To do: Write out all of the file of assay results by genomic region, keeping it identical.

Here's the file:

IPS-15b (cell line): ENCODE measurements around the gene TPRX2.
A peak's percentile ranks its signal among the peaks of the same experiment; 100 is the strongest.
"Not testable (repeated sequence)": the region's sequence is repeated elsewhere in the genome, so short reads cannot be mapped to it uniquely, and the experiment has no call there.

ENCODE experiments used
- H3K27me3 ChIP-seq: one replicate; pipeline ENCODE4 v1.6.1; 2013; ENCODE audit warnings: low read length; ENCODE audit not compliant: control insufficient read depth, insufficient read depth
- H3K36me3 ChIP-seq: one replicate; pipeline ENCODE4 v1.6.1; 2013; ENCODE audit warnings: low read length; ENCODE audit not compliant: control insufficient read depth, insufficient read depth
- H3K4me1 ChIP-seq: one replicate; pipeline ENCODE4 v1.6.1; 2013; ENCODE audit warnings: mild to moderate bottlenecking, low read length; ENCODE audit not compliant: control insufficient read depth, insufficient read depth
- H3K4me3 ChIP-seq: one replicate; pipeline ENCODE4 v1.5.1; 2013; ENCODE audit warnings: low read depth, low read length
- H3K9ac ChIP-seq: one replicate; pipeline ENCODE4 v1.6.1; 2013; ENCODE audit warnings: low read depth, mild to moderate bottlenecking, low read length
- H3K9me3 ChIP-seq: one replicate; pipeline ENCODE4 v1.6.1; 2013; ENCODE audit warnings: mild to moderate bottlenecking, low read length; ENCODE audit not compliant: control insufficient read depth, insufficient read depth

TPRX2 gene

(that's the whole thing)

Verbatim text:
IPS-15b (cell line): ENCODE measurements around the gene TPRX2.
A peak's percentile ranks its signal among the peaks of the same experiment; 100 is the strongest.
"Not testable (repeated sequence)": the region's sequence is repeated elsewhere in the genome, so short reads cannot be mapped to it uniquely, and the experiment has no call there.

ENCODE experiments used
- H3K27me3 ChIP-seq: one replicate; pipeline ENCODE4 v1.6.1; 2013; ENCODE audit warnings: low read length; ENCODE audit not compliant: control insufficient read depth, insufficient read depth
- H3K36me3 ChIP-seq: one replicate; pipeline ENCODE4 v1.6.1; 2013; ENCODE audit warnings: low read length; ENCODE audit not compliant: control insufficient read depth, insufficient read depth
- H3K4me1 ChIP-seq: one replicate; pipeline ENCODE4 v1.6.1; 2013; ENCODE audit warnings: mild to moderate bottlenecking, low read length; ENCODE audit not compliant: control insufficient read depth, insufficient read depth
- H3K4me3 ChIP-seq: one replicate; pipeline ENCODE4 v1.5.1; 2013; ENCODE audit warnings: low read depth, low read length
- H3K9ac ChIP-seq: one replicate; pipeline ENCODE4 v1.6.1; 2013; ENCODE audit warnings: low read depth, mild to moderate bottlenecking, low read length
- H3K9me3 ChIP-seq: one replicate; pipeline ENCODE4 v1.6.1; 2013; ENCODE audit warnings: mild to moderate bottlenecking, low read length; ENCODE audit not compliant: control insufficient read depth, insufficient read depth

TPRX2 gene